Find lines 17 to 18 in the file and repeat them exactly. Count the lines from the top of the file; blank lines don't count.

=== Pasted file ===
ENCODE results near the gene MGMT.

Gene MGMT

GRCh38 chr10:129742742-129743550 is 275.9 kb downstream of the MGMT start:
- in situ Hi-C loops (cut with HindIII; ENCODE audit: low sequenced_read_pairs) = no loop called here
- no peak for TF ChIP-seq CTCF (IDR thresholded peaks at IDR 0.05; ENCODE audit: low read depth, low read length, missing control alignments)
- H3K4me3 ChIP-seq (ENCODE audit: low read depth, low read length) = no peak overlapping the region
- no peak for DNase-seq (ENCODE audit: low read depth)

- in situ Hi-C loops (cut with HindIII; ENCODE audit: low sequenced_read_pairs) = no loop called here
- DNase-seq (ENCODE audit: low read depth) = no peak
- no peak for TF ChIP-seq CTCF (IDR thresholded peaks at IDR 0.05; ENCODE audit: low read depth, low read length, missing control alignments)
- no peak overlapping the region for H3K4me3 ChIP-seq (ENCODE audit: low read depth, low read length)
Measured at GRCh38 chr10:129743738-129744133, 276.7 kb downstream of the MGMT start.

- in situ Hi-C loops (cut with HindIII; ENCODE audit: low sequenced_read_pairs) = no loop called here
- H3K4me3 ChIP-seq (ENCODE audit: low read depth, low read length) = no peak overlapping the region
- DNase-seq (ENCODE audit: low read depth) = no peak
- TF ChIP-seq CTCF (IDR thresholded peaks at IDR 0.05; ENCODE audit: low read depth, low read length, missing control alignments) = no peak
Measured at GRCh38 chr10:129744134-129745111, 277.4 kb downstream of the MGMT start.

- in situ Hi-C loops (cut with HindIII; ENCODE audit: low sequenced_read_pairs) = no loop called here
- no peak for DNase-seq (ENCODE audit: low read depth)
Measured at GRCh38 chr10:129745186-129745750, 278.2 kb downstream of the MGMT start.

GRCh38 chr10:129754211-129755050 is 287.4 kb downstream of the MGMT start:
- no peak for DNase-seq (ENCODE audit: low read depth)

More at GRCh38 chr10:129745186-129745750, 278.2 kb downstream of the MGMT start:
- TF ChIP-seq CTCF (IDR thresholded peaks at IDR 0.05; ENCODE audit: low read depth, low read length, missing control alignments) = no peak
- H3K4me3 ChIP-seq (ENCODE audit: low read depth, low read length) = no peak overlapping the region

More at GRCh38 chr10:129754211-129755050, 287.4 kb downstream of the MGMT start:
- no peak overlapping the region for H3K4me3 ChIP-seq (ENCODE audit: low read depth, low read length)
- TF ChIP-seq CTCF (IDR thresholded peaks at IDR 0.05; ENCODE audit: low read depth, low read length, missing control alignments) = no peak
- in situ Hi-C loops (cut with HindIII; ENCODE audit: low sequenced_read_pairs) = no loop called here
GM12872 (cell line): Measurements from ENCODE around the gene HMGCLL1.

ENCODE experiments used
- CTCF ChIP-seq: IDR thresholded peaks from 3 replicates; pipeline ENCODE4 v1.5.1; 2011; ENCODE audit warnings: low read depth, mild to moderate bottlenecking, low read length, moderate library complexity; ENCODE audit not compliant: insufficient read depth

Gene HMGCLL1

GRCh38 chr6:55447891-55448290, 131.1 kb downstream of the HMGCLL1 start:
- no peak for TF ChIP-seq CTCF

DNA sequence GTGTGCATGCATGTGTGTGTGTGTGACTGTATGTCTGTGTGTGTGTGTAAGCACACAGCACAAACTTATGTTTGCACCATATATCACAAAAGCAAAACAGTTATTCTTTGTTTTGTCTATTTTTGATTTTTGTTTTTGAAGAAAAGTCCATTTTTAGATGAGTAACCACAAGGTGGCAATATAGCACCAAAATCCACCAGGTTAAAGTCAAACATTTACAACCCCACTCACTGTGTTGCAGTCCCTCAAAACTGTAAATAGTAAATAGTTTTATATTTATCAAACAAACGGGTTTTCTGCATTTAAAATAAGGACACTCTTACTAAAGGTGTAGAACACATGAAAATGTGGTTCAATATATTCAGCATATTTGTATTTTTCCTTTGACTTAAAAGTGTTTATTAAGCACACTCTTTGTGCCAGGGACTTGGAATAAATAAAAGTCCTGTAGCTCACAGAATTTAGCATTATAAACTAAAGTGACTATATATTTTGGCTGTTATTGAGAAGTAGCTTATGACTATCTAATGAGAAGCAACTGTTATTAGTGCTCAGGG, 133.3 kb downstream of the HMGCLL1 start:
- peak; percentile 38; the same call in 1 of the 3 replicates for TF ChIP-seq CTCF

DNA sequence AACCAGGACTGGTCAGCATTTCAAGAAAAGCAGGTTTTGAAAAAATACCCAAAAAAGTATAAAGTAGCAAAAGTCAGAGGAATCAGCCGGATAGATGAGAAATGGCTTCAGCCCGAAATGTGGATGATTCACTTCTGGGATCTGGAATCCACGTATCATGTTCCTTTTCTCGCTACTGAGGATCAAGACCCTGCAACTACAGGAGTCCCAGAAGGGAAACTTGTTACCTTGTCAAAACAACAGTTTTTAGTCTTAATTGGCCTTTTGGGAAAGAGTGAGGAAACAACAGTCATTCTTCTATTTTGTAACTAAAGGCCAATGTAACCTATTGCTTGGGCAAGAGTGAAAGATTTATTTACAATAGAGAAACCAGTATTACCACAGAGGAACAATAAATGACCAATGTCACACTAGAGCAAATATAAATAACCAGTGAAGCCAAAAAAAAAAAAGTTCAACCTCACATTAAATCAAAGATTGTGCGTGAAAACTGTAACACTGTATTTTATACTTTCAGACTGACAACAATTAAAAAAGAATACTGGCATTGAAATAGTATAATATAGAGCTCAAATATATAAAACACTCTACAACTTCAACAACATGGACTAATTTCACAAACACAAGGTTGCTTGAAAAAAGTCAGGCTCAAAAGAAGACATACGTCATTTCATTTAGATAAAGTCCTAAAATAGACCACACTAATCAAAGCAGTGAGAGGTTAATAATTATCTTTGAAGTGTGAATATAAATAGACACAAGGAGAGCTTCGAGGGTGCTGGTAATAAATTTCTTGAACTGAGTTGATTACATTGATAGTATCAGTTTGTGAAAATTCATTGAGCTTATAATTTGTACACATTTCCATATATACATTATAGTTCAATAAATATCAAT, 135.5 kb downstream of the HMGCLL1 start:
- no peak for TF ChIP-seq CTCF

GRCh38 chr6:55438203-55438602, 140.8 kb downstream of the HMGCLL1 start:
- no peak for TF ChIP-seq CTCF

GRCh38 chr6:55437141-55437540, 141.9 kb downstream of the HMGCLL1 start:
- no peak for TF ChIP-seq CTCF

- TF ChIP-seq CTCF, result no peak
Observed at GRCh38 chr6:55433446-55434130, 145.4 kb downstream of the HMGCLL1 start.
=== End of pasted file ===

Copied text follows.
Measured at GRCh38 chr10:129744134-129745111, 277.4 kb downstream of the MGMT start.

- in situ Hi-C loops (cut with HindIII; ENCODE audit: low sequenced_read_pairs) = no loop called here